In the Common Interest
Commissioner Tommy Adkisson
October 7, 2004

Within the next thirty days our nation will elect its next President, indisputably the most powerful office not only in the country, but also in the world.  Due to the blessings of both human and natural resources at the command of or influenced by the President, this person will go on to make a huge impact across the globe.  That is what makes this quadrennial election so critical. 

We have heard a lot about Iraq and terrorism and properly so.  But what about the many other issues we must address?  Are they to lay dormant as seeds cast upon hard ground?

I believe not.  These issues await the year ‘round vigil of that great foundation office of our nation.  The office of which I speak is unelected and often under appreciated but it determines the person or persons who emerge as the President as well as other elected officials.  The office of which I speak is that of citizen!

The Clarion Call

Recently I had the opportunity to read "Running on Empty" by Republican Peter G. Peterson, a founding President of the Concord Coalition, a bipartisan organization dedicated to America's debt reduction.  On the cover of the book was a promotional statement by Warren E. Buffett, financial guru, who stated, "Key economic decisions are being made with an eye to the next election rather than to the next generation"

"Running on Empty" bears reading because it covers an issue that Congress and the President believe to be too painful to reckon with.  It may seem a little dry to some but it addresses the great foundation of economic health which is fundamental to our nation's ability to lead the free and not-so-free world!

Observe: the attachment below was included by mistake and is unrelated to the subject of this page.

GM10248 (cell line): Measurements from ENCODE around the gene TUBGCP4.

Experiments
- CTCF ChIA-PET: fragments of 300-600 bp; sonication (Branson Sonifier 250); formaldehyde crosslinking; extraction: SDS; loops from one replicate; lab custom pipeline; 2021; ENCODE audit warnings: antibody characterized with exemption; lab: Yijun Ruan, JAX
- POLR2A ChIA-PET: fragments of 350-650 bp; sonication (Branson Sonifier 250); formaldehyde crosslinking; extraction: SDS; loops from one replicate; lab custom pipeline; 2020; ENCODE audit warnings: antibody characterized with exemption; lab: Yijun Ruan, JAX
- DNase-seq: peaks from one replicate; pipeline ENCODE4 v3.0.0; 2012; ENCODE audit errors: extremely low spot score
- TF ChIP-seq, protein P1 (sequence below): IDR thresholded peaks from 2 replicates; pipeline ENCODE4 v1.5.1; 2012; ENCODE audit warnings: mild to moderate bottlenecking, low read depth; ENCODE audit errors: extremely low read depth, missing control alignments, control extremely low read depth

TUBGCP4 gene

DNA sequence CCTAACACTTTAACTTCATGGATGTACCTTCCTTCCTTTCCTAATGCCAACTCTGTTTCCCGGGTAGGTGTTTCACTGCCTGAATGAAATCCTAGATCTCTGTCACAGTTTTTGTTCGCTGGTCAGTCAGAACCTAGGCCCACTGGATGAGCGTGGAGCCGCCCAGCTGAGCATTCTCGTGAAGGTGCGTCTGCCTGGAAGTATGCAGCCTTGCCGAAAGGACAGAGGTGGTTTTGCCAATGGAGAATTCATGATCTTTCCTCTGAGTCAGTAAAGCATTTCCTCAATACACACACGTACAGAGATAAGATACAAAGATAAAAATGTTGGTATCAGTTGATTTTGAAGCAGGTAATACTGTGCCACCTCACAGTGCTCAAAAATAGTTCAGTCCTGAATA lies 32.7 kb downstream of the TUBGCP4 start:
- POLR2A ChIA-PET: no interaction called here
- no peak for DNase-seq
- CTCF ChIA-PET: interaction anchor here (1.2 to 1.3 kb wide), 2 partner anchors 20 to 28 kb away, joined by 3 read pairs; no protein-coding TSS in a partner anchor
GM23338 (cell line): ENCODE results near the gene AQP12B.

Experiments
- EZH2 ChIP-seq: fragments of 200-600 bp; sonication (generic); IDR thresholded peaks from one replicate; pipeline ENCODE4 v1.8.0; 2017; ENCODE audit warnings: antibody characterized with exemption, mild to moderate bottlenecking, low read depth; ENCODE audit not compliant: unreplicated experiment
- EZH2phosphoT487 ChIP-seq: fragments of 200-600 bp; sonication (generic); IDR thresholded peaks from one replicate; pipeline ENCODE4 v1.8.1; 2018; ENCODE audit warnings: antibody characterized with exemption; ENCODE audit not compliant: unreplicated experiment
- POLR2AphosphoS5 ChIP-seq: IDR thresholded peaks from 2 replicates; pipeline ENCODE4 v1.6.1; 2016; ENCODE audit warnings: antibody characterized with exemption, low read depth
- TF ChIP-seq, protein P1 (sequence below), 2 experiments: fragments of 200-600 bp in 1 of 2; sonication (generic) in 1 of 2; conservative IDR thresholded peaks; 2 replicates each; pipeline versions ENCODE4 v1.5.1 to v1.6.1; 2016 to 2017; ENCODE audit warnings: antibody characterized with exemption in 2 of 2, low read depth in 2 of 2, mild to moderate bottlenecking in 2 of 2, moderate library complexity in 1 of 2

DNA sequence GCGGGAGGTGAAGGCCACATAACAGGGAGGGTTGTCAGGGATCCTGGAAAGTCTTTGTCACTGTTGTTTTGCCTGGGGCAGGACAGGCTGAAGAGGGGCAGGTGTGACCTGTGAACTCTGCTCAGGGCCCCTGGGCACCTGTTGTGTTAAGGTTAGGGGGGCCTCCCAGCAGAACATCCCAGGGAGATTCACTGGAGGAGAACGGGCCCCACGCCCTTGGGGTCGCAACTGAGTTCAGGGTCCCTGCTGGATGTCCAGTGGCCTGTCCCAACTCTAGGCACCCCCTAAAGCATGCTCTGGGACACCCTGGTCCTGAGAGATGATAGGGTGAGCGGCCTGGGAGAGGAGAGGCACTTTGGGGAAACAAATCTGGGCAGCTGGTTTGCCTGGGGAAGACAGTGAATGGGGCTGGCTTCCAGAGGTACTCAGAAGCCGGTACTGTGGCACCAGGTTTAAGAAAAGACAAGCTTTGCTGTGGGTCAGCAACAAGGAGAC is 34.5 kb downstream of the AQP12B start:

Despite partisan differences on issues, our financial condition should be the continuing common ground to which we should direct our attention.  All the talk about defense, homeland security, education and transportation among other priorities, will mean little if we are teetering on bankruptcy as a country.  Former Chair of the Council of Economic Advisers, Charles Schultze once characterized America's slow-growing fiscal crisis by saying, "The problem is not that the wolf is at the door.  It's more like termites in the woodwork."

Specific symptoms of our budgetary ailment are most seriously reflected by some of the following facts:

The problem here is not lack of knowledge but lack of will power on the part of both the elected federal leadership and ultimately of the voters who elect them.  This is an attempt to educate my fellow citizens, but especially the baby boomers so that before much more time passes, we can exercise the leadership necessary to take corrective action to avoid the "hard landing" that is waiting for us should we fail to deal with this problem now!  Even if the future of Social Security and Medicare were not at stake, I am keenly aware of what the "trickle-down" effect of a cash-strapped or nearly bankrupt federal government would be on our County and other units of government. 

May we all work to sustain the economic strength of our nation and the blessings of liberty for many generations to come!

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